retirement planning  |  december 11, 2023

How Laws Governing Inherited IRAs May Mean Changes to Your Plan and RMD Rules for Your Beneficiaries

The original SECURE Act changed distribution rules for Inherited IRAs, limiting the option to stretch withdrawals.


Key Insights

  • Recent rules for Inherited IRAs could have a significant impact on investors with sizable balances in their Traditional IRAs or 401(k)s.

  • There are different distribution provisions depending on the beneficiary’s relationship to the original owner.

  • It is important to understand the nature of the changes and how they might affect your own plan and situation.

Judith Ward, CFP®

Thought Leadership Director

The SECURE Act of 2019 created three categories that apply to beneficiaries of retirement accounts whose original owners die after 12/31/2019—eligible designated beneficiaries (EDBs), noneligible designated beneficiaries (NEDBs), and non-designated beneficiaries (NDBs)—and limited the option to stretch withdrawals from some Inherited individual retirement accounts (IRAs) over the lifetime of the beneficiary. Many non‑spousal beneficiaries are now subject to a 10-year rule, meaning they must withdraw the full balance of their Inherited IRA by the end of the 10th year following the death of the original account owner. This change could have a significant impact on the financial plans of investors with sizable balances in their Traditional IRAs or 401(k)s.

What Happens When You Inherit an IRA?

An Inherited IRA is a separate type of legally registered individual retirement account that is established when a beneficiary inherits assets originating from a retirement account such as a 401(k) or IRA. It has its own unique set of rules and implications. In most cases with an IRA inherited from someone other than a spouse, the tax‑advantaged assets are simply moved from the deceased original owner’s account into the beneficiary’s Inherited IRA. Spouses have the option to move such assets into a newly established Inherited IRA or treat the assets as their own and move them directly into their own IRA.

However, the rules governing distributions from Inherited IRAs can lead to some complex planning. There are different distribution provisions depending on the beneficiary’s relationship to the original owner and whether the original owner had reached their required beginning date (RBD). The RBD is the date that required minimum distributions (RMDs) must start. It is currently set at April 1 of the year following the year in which the IRA owner reaches age 73 and is scheduled to change to 75 in 2033. Of course, beneficiaries can always withdraw more than the RMD, at any time.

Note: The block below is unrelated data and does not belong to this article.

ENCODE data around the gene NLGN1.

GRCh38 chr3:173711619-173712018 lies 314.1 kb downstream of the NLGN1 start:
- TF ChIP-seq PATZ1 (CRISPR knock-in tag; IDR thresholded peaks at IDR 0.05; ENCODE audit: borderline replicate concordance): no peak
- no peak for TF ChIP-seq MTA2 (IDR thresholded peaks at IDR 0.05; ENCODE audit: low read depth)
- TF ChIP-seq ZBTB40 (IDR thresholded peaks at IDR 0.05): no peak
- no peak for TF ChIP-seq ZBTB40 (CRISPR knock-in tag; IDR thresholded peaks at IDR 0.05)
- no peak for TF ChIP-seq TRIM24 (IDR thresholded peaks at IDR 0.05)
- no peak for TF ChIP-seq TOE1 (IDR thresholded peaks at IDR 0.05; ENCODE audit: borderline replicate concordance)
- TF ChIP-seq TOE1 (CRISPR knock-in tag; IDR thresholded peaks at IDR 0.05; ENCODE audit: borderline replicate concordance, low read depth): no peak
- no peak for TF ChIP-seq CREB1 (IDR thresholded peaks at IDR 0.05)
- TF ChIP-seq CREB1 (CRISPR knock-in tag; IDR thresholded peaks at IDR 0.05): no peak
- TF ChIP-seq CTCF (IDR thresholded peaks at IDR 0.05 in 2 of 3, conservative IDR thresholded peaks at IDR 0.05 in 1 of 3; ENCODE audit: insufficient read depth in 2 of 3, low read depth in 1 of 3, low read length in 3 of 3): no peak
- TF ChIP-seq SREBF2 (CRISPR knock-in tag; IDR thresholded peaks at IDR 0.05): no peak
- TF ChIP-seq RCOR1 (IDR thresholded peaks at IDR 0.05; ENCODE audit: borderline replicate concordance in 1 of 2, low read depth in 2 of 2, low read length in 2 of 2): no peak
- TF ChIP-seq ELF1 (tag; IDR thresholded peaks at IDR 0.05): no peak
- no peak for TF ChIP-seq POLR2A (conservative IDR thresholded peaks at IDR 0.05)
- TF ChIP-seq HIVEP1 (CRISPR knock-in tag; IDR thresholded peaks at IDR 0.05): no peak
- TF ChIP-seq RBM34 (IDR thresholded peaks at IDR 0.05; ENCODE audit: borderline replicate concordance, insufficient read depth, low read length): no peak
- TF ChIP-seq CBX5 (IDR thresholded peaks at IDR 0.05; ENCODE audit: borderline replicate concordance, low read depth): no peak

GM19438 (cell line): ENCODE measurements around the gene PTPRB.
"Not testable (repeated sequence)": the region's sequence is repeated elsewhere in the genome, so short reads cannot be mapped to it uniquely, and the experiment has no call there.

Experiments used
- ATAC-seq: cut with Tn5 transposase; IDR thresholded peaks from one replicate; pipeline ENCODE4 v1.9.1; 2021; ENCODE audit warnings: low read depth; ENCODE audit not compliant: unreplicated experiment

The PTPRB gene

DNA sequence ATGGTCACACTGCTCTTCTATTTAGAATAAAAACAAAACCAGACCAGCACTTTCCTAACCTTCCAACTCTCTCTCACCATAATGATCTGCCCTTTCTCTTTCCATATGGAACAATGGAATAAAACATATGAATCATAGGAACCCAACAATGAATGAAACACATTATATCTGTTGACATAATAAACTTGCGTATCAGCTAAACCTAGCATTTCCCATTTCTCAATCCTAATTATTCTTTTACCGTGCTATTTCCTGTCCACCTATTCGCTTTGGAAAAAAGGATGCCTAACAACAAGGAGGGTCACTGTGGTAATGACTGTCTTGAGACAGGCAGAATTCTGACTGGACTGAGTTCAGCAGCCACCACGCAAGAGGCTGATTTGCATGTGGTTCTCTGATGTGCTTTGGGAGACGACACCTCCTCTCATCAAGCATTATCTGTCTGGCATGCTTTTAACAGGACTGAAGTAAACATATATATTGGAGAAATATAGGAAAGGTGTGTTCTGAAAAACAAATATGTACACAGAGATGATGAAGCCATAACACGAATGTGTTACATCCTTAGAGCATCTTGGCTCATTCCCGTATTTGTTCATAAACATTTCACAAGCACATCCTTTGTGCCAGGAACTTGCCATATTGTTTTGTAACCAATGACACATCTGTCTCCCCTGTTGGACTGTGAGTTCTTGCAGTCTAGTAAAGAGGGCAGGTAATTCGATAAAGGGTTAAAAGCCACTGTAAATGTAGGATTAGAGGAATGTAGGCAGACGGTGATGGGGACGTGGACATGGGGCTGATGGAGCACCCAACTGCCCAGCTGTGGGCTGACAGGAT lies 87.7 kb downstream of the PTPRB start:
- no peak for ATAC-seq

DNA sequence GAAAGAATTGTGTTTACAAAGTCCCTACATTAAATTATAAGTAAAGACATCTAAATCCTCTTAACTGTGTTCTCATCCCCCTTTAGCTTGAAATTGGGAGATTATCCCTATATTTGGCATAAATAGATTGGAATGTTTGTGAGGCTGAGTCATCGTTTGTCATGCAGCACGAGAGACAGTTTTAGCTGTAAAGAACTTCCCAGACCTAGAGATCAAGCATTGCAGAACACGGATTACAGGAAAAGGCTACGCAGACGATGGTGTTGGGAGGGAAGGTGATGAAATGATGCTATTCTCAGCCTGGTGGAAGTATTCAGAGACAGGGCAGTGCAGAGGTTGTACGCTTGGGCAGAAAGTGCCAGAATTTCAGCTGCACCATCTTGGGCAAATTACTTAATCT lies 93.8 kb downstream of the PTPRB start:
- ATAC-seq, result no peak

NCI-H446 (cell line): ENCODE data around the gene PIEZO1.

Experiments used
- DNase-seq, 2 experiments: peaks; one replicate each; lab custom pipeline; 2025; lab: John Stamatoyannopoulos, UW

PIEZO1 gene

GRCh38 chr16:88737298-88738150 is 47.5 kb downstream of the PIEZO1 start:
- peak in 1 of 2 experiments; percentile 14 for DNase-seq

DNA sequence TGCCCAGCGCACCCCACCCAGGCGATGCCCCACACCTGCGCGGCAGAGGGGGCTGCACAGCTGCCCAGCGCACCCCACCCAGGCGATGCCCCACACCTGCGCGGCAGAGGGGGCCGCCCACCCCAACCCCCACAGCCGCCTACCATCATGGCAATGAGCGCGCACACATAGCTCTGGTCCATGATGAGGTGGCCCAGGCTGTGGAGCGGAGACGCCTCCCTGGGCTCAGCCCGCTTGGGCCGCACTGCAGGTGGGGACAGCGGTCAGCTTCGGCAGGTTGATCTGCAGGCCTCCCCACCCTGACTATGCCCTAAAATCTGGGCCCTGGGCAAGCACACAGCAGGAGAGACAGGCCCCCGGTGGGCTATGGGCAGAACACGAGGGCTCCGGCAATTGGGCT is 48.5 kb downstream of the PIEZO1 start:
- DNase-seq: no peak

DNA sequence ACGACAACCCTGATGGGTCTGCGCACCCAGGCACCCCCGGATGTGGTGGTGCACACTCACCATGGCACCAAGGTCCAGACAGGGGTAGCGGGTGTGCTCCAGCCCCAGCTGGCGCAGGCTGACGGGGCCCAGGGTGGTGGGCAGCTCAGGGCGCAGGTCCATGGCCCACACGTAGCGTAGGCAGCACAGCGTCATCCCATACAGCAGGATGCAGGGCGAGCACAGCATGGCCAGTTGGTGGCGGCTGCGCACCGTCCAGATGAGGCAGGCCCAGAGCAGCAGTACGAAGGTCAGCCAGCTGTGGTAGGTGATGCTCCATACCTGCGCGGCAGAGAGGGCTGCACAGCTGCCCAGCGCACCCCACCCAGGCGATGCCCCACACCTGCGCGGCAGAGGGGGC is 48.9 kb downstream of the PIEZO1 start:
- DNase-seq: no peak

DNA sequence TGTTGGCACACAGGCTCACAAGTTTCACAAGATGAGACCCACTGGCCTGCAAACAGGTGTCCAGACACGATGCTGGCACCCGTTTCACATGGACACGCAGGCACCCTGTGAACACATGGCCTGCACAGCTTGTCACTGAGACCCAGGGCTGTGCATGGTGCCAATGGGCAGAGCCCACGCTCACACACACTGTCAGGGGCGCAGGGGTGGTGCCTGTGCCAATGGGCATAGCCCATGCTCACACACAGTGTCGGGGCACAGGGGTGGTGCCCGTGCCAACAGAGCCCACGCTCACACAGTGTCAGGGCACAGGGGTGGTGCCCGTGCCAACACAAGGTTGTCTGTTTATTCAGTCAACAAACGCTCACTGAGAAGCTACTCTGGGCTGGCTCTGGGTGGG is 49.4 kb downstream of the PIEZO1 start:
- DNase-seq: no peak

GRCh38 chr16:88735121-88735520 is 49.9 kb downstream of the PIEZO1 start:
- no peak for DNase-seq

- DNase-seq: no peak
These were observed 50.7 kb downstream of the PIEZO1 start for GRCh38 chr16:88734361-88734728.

The assets in an Inherited IRA carry over the tax treatment of the original account.

  • If the assets were originally held in a tax‑deferred account such as a Rollover or Traditional IRA, withdrawals from the Inherited IRA would generally be treated as taxable income to the beneficiary owner at ordinary income tax rates.

  • Similarly, assets originally held in a tax‑free account such as a Roth IRA will usually maintain their tax‑free withdrawal status when distributed from the Inherited Roth IRA by the new beneficial owner.

Understand Who Can Do What With an Inherited IRA And If They Need To Start Taking RMDs

Successfully incorporating an Inherited IRA into your financial plan begins with understanding how the payout options differ among the various beneficiary categories. (See the “Who Can Do What With Inherited IRA Assets” chart.)

Eligible Designated Beneficiaries

The individuals in this group have the most flexibility in how they choose to handle the IRA assets they inherit and can still choose to stretch RMD payments. The term stretch refers to a financial strategy that allows beneficiaries to extend the tax‑deferred benefits of IRA assets by recalculating their RMDs based on their own life expectancy rather than that of the original account owner. The most common beneficiary in this category is a spouse.